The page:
Day 5: The Little Tire That Could(n’t)

Date: May 31st, 2019

Miles Traveled: 65

Weather: Partly sunny, warm-ish weather. Numerous headwinds from the West.

Physical Status: Slightly achey but good overall.

Emotional Status: Somewhat demoralized but hanging in there.

TL;DR: Biked through some towns and super rural areas along the Erie Canalway. Rear tire received a 1in gash from something, biked 40 miles with two $1 bills stuck in between the bike tube and the tear, and proceeded to fix 4 flats along the way. It was rough

Today was a rollercoaster. At 8:00am this morning, I decided to split up with David, my initial touring partner, due to differences in pace and overall touring style. I think we just had two different ideas of what this tour should be like and I’m personally much happier with the flexibility solo touring provides. David has previous solo tours under his belt, so I think it was for the best.

Hit it, D.J.: https://youtu.be/8ESdn0MuJWQ

At around 10:00am, I rode out of Utica and got back on the Erie Canalway. As with yesterday, there was a variety of wildlife in the trail, including turtles and numerous American Goldfinches zipping through the trees:

After about 20 miles of traveling along the gravel/paved path, I heard one of the worst sounds you can ever hear on a bike.

PSHHHHHHHHHHHHHH…

Sigh… A flat tire. It was in the rear too.

“Ahhh dammit.” I thought to myself. “Well at least I made it 4 days without any bike issues.”

After taking off my tent and panniers, flipping the bike over, and retrieving a new tube from my saddle bag, however, I realized that this wasn’t just an ordinary flat. This was far, far worse.

Turns out, I had a 1in gash right in the center of my tire.

Oh, and the nearest bike shop? 40 miles away.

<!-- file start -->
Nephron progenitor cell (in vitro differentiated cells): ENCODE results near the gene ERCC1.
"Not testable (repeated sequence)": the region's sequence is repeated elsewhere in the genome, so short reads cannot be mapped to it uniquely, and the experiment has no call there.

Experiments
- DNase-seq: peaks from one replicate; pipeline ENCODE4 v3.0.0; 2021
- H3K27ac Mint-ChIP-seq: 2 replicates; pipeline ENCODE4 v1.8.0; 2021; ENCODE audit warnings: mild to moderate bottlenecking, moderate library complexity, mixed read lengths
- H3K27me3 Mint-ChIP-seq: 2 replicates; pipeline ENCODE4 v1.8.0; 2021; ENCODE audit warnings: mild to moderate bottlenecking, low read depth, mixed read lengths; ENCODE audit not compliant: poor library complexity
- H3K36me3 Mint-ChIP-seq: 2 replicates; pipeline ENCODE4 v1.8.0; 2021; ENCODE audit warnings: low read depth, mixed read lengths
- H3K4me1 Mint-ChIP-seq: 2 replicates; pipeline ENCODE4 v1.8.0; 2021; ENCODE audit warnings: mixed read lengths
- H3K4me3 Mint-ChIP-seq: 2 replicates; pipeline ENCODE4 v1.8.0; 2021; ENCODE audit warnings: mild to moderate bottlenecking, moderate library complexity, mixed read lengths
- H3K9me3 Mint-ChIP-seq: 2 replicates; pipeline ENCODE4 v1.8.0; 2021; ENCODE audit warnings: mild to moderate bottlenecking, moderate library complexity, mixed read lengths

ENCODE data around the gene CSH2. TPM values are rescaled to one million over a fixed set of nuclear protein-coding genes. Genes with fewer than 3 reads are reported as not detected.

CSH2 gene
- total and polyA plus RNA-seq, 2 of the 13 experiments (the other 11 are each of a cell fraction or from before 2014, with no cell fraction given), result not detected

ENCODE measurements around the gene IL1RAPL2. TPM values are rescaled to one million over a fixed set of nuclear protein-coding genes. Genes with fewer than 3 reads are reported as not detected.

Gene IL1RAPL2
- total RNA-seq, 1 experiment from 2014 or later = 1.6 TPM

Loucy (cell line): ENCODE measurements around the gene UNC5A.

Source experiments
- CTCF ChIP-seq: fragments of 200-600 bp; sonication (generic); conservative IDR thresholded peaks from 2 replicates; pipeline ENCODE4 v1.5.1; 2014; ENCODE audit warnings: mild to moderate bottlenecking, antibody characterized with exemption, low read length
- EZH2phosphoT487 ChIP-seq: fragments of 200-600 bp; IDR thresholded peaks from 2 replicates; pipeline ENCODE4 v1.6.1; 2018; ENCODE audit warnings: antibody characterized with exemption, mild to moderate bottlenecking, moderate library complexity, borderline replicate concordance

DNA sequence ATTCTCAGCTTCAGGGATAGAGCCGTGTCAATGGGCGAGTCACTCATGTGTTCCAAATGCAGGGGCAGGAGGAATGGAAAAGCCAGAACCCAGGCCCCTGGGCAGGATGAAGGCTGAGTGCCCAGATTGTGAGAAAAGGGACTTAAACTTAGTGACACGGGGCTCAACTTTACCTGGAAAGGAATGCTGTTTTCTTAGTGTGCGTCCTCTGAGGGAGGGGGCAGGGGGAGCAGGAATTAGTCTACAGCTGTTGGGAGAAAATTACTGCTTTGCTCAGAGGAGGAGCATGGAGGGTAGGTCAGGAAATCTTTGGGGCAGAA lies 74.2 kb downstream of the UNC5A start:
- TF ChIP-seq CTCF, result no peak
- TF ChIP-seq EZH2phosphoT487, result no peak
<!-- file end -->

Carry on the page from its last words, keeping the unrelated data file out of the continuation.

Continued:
So what does a cyclist do when their tire is damaged and there is no bike shop in sight? Fold up one of these bad boys and put it in between the tube and the damaged portion, of course:

So there I was… furiously pedalling along the Erie Canalway to a bike shop in Syracuse that closes at 7:00pm with two $1 bills in my rear tire to keep the tube within from blowing up.

5.29 miles

12.76 miles

24.84 miles

36.72 miles

I didn’t make it in time.

Unfortunately, George Washington’s don’t last forever, especially on gravel paths. In total, I went through $4 worth of single bills and 4 bike tubes. Yup, 4 flat tires in a span of 40 miles:

Bicycle touring is rough sometimes.

—–

After eventually making it Syracuse, I biked a couple more miles in the twilight (still with dollar bills in my tire) to Dick’s Sporting Goods to see if the bicycling section there maybe… just maybe had my size tire — 700 x 35c.

Nope.

Emotionally defeated and physically exhausted, I did what any other bicycle tourist would do. Cut my losses and go to Panera Bread:

After a much needed dinner, I biked through the night and crashed at a friend of a friend’s home in Savoy, New York, where I’m currently staying for the night.

—–

Despite the rough day and tear in my tire, the scenery along the Erie Canalway kept me going. Here’s some things I saw along the way:

Fort Stanwix in Rome, New York:

Rome’s City Hall:

One of the coolest parts of the Erie Canalway that I’ve seen thus far. A lush swamp on the left contrasted with a dense pine forest on the right, separated by the pathway.

—–

Tomorrow, I’ll be biking 11 miles Northwest to “The Bikery” bike shop to get some much-needed new tires. From there, I’ll be riding 45 miles to Lyons, New York, where I’ll be staying with a couple who lives on farm. Having lived in suburbia of life, I’m super excited to get a taste of the farm life. 🙂

Until next time!

6 thoughts on “Day 5: The Little Tire That Could(n’t)

  1. Sounds like a rough day, Quinn. Your solution to the slashed tires was certainly unique: cost of the solution was intimately tied to the solution itself. All the best.

    Liked by 1 person

  2. Oh Quinn these daily passages are amazing. You are just remarkable, resilient and a great writer!! Love the youtube song! I did not know about the dollar bill temporary solution. Keep peddaling and doing what you do! Thanks for the ride along for us sitting on the couch enjoying this trip vicariously through you! xoxo

    Like

    1. Thank you! It really means a lot. I’ve never considered myself a writer per-say, but I guess I should now. One things for sure: my “fun side” comes out full force when I write, haha.

      Like

  3. Wow. What A-day. I applaud you for your stick to it of Ness.
    I love your trick with the dollar bills. I feel like mailing you 10 $1 bills to some Post Office ahead of you. It’s great that you’re able to share your day with us all be electronically keep on peddling.
    Enjoy the farm life.
    Your mom grew up in Glen Rock but had a working dairy farm about a mile from your home.
    We visited every summer.

    Like

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